Eveline de Klerk Walvis Bay-The newly appointed management committee of the National Marine Pollution Contingency Plan is taking a closer look at Namibia’s marine pollution preparedness and response system to ensure sound policies are in place that allow Namibia to respond accordingly when the need arises. The 17-member committee consists of officials from various line ministries, such as the Ministry of Works and Transport, the Directorate of Maritime Affairs. It is responsible for setting broad policies and funding guidelines to ensure effective implementation of the national plan. The previous policy, the national oil spill contingency plan, is outdated and was found ineffective, nor sustainable for the fast-evolving marine pollution risks. It was developed in 2007. Deputy director of pollution control in the Ministry of Works and Transport Pinehas Auene during the first committee meeting this week said there is a need for Namibia to have an effective marine pollution preparedness and response system in place to manage marine pollution risks swiftly and effectively. “We need to assess and determine whether current policies in place are sufficient to tackle any pollution incidents. We have various ships docking at our ports, while we at the same time import and export large shipments of hazardous chemicals. Hence, the need for effective policies and guidelines cannot be overemphasised,” he said. The outdated national plan was not effectively integrated into the national emergency system, unlike the new plan that forms an integral part of and is aligned with the national emergency management systems and structures. Auene further said Namibia in the past 10 years attracted investments in offshore oil and gas exploration, which exposed Namibia to marine pollution, such as uncontrolled blowouts. “Uncontrolled well blowouts are rare events, but as a budding oil and gas producer, Namibia has to be prepared for such unforeseen events when they occur and threaten our marine and coastal environment, which is vulnerable to oil and chemical pollution.” Auene said the Kunene rivermouth, Cape Fria seal colony, and Hoanib rivermouth, Sandwich harbour wetland, Cape Cross, Swakopmund’s recreational beaches and the Orange rivermouth are some of the prime biodiversity hotspots that can be at risk if there is no pollution management plan in place.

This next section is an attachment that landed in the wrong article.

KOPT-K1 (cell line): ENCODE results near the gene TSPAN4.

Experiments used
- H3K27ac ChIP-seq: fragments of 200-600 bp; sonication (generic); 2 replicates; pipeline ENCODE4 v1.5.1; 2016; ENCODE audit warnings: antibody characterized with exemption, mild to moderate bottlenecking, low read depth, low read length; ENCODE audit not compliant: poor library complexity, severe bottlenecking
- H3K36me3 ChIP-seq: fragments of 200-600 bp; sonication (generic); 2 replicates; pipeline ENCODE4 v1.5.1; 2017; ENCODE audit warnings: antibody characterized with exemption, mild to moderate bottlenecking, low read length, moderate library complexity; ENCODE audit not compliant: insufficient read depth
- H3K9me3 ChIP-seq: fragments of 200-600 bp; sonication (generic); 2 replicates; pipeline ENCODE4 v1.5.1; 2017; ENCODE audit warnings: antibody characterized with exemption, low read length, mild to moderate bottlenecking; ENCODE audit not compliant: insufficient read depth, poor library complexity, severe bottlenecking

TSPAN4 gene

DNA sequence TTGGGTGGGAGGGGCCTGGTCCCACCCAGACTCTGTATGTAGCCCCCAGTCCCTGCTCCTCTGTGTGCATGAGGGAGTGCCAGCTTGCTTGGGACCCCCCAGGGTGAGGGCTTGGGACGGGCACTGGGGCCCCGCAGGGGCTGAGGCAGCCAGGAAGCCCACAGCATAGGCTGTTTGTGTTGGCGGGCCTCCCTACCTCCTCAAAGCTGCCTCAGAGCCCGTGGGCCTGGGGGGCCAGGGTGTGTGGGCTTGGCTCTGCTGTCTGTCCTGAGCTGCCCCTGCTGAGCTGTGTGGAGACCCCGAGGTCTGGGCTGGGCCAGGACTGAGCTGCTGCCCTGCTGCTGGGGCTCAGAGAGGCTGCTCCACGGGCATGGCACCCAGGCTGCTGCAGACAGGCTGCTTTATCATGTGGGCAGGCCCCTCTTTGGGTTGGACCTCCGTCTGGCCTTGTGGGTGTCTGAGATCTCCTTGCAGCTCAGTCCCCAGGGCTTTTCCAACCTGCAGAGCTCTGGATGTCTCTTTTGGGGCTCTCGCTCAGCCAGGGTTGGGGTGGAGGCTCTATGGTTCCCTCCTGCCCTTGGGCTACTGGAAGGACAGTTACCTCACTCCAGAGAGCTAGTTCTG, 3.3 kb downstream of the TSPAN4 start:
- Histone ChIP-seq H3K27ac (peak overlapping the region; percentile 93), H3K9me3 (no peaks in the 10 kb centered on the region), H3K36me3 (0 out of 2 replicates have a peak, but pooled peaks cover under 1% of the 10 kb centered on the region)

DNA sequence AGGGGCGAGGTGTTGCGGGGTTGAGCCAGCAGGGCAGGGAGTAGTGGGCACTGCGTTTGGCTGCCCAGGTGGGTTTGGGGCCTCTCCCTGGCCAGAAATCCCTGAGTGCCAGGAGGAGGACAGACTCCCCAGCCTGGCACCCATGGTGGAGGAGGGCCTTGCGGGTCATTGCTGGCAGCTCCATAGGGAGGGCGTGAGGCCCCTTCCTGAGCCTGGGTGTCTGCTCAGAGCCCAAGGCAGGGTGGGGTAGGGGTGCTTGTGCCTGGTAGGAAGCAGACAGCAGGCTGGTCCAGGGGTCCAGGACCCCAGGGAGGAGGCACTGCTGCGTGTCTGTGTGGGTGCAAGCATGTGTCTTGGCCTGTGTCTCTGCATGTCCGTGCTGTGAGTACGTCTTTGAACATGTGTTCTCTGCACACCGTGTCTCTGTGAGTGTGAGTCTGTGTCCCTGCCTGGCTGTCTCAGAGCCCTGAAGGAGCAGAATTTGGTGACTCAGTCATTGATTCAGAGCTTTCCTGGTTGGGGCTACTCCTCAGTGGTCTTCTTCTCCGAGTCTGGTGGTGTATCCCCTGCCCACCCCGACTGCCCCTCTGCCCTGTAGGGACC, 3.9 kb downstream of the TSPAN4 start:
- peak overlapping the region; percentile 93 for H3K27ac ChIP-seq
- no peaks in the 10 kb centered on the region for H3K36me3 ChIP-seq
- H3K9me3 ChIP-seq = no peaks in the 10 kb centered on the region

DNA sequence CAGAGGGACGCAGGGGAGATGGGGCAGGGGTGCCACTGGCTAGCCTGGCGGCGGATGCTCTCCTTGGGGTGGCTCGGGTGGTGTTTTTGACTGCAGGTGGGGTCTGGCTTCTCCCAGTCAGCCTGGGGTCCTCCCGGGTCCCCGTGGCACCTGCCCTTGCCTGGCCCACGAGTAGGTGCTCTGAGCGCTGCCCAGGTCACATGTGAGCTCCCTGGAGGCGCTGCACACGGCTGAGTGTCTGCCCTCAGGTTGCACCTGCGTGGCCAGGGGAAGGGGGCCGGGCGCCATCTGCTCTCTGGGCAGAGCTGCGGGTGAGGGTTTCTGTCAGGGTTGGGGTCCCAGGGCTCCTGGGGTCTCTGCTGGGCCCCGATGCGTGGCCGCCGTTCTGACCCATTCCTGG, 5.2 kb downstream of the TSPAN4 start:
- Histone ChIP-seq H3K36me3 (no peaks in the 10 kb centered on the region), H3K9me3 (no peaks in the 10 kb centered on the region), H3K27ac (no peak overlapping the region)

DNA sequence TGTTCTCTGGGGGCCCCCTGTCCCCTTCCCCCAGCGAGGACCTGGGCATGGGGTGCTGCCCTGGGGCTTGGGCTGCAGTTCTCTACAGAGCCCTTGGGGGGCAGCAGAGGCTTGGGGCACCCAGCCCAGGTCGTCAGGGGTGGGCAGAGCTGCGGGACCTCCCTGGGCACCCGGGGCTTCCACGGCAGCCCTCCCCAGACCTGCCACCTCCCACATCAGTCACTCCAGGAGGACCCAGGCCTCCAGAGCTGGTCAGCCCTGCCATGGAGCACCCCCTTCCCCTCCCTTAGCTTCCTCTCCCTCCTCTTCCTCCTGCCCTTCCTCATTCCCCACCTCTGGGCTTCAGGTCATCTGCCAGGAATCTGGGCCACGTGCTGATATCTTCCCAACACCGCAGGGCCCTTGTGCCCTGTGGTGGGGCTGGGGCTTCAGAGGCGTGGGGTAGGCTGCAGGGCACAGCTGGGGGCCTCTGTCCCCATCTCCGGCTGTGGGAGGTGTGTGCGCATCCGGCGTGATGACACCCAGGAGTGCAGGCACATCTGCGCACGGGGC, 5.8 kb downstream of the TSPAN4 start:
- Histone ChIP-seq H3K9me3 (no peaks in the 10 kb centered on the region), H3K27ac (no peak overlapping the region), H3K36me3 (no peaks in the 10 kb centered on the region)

New Era Reporter
2017-10-26 10:07:18 1 years ago